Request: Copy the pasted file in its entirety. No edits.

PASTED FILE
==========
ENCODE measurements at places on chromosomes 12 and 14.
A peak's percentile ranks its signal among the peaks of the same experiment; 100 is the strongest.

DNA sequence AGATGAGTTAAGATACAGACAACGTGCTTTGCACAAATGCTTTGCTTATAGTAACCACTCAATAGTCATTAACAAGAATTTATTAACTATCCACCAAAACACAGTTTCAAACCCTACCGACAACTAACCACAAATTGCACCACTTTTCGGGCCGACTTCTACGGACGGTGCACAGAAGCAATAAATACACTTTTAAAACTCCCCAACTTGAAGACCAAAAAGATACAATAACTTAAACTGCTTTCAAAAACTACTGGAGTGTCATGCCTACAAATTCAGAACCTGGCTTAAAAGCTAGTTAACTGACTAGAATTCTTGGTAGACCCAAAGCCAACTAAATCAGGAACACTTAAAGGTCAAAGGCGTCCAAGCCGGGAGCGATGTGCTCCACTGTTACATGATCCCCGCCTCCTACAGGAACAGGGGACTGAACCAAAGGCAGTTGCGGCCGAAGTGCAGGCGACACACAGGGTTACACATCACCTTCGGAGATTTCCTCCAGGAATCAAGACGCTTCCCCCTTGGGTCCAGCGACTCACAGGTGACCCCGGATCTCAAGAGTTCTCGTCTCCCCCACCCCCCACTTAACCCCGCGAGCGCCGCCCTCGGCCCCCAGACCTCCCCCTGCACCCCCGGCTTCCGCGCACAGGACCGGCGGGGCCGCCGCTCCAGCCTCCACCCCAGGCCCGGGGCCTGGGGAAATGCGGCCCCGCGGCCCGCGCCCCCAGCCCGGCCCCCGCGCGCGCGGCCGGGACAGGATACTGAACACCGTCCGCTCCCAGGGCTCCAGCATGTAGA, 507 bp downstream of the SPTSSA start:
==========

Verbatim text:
ENCODE measurements at places on chromosomes 12 and 14.
A peak's percentile ranks its signal among the peaks of the same experiment; 100 is the strongest.

DNA sequence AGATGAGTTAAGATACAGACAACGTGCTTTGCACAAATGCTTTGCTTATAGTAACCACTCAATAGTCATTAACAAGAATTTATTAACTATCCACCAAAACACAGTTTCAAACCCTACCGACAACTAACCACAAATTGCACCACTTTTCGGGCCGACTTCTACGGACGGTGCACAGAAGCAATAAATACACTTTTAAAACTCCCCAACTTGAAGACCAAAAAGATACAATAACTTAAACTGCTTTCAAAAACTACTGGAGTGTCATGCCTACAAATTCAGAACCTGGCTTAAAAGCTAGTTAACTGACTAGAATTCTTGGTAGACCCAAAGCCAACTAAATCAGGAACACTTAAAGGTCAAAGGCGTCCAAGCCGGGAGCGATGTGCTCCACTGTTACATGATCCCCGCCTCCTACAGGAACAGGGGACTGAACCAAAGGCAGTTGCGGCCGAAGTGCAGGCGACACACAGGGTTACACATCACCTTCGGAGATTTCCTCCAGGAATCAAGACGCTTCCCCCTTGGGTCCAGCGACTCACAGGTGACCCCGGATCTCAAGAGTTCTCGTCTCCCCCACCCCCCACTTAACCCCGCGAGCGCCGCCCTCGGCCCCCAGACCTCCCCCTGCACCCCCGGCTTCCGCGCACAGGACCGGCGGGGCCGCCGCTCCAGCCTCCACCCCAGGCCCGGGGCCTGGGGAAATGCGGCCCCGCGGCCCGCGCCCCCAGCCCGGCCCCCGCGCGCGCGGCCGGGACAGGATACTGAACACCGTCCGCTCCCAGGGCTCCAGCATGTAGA, 507 bp downstream of the SPTSSA start: